hunting up a basis for any theory of his own. Mr. Leland has made a
beginning, in the way of grouping related stories; but someone might
well spend half a life-time in opening up this promising mine, and
placing Micmac Mythology, as it surely deserves to be placed, on an
equality with our accepted Classics.

It may seem a rash statement, and evince a poor appreciation for the
classic authors we have read, but there are those who are persuaded that
in the Mythology of the Americans, as in that of our fathers, the
Norsemen, we find a rugged strength and a manly purity which is very
obscure if not altogether unknown among those imaginary characters which
grew up in the minds of the ancient Greeks, and later became the
property of Rome and the world. True, the tales of the northern nations
are not so gracefully told, and themselves lack the perfect etiquette we
find among the Greeks; but for strength, and brilliancy of conception,
surely those great characters rudely sketched in black and white have a
stimulating suggestiveness that is altogether obscure amid the milder
tones and softly blending harmonies of the polished ideals of the East.
Philosophers, who know, tell us that we of Northern climes cannot
worship, or love, or even hate with that refinement of cruelty which
those experience who bask in brighter sunshine beneath a milder sky.
Suppose we yield them the palm in this respect, are we not more than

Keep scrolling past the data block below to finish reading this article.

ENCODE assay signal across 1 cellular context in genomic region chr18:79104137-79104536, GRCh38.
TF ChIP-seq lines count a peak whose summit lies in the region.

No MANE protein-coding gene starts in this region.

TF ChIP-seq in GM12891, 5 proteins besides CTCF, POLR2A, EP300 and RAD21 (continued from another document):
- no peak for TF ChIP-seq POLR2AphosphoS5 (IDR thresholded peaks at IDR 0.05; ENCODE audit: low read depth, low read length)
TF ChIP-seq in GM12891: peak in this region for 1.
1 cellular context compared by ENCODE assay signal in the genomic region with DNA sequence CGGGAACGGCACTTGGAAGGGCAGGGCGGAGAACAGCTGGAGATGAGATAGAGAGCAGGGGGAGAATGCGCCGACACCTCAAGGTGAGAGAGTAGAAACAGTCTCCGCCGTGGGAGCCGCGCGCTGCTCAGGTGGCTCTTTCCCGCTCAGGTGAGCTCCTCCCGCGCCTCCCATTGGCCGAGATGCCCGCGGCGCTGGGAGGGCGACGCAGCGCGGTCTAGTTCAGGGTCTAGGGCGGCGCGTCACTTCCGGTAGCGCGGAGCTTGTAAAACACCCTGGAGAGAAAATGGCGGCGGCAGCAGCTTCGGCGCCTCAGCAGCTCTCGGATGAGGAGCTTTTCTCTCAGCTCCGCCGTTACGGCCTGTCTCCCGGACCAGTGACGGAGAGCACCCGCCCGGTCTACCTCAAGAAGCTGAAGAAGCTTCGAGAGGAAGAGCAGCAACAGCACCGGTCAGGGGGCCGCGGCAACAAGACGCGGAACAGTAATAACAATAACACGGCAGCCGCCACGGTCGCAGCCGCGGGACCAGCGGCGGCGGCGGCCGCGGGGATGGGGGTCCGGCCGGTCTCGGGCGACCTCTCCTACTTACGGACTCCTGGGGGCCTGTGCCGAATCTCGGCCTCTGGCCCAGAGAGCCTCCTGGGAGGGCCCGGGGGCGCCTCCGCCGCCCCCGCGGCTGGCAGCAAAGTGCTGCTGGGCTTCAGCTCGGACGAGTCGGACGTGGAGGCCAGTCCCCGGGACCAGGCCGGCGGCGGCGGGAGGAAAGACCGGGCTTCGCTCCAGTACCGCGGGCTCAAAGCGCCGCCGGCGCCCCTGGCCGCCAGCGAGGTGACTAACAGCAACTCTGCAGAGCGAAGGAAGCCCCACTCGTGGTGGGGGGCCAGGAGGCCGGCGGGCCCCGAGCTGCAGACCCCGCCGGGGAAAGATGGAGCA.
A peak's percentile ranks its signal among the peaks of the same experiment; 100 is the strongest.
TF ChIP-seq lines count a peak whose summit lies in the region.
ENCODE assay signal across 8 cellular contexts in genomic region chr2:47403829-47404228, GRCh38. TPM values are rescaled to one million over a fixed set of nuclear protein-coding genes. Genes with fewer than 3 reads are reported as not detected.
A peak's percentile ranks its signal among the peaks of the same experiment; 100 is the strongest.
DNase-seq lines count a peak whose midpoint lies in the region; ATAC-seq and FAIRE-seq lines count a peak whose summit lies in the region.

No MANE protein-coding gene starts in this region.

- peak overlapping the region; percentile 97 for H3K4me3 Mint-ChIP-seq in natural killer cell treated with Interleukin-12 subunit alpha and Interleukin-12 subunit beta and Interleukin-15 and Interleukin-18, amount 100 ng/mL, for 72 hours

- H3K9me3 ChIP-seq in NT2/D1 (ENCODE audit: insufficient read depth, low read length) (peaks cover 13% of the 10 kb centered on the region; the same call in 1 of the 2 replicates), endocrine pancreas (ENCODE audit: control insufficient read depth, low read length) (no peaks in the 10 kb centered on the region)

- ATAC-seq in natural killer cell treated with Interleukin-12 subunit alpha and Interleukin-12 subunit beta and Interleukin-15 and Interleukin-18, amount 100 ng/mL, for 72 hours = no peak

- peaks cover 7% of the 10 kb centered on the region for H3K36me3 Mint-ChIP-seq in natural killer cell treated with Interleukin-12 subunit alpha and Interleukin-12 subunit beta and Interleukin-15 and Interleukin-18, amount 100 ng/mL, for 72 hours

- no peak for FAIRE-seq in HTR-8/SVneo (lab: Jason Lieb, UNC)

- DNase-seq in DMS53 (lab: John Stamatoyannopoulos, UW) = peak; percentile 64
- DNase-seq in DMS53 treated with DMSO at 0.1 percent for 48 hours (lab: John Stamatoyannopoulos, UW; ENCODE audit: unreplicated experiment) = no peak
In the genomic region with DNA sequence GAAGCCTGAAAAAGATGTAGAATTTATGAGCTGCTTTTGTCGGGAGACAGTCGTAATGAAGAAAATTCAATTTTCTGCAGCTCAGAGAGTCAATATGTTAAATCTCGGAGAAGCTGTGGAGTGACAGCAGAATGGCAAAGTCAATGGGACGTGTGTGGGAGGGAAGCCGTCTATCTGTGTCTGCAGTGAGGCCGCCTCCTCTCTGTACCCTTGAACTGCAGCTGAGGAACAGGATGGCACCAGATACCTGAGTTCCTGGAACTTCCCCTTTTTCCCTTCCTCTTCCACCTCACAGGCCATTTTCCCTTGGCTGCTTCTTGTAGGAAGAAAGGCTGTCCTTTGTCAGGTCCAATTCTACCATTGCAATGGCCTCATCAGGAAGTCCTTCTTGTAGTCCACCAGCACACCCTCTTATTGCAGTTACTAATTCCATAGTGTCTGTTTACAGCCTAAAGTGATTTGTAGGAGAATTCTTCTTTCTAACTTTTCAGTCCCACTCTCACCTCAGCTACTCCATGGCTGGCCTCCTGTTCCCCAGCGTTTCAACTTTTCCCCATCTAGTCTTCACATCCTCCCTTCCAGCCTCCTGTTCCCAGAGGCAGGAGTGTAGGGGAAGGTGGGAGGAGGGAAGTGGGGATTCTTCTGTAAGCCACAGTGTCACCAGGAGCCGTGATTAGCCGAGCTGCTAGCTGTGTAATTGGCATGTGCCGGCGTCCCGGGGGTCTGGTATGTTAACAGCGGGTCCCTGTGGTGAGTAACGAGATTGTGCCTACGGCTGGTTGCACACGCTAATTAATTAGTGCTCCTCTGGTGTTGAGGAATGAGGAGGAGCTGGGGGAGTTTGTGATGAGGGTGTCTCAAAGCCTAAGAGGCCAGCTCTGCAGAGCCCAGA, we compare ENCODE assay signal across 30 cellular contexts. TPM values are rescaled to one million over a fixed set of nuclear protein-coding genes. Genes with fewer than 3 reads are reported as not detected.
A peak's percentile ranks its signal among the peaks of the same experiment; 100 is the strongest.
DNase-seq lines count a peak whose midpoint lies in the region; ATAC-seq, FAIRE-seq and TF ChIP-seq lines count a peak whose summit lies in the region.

repaid by the dignity and majesty that comes with the consciousness of
being master of the fury of the elements! Such dignity did the Micmac
heroes have; and the ideals of the people left its impress upon the
character of the nation, until the necessity of self-preservation, and
the slip-shod policy of their conquerors, destroyed every noble

In Micmac Mythology we have a plant of native growth which bids fair to
be as beautiful and profitable as any of the famous exotics; shall we
not cultivate it with some of the attention we now bestow upon Greek
Mythology? and as we study the story of Acadian heroes,—rugged, strong,
and beautiful in their primeval simplicity, may we not hope to hear a
deep voice speaking to us through the shady vistas of the past, and

                 “Be thou a hero, let thy might
                   Tramp on the eternal snows its way,
                 And through the ebon walls of night,
                   Carve out a passage unto day.”

Of the eighty-seven stories in Dr. Rand’s collection many are pure and
simple myths; some are mythical with an evident purpose to teach some
practical lesson, and so may be considered fables or parables; while
still others are merely records of history, somewhat mythical, perhaps,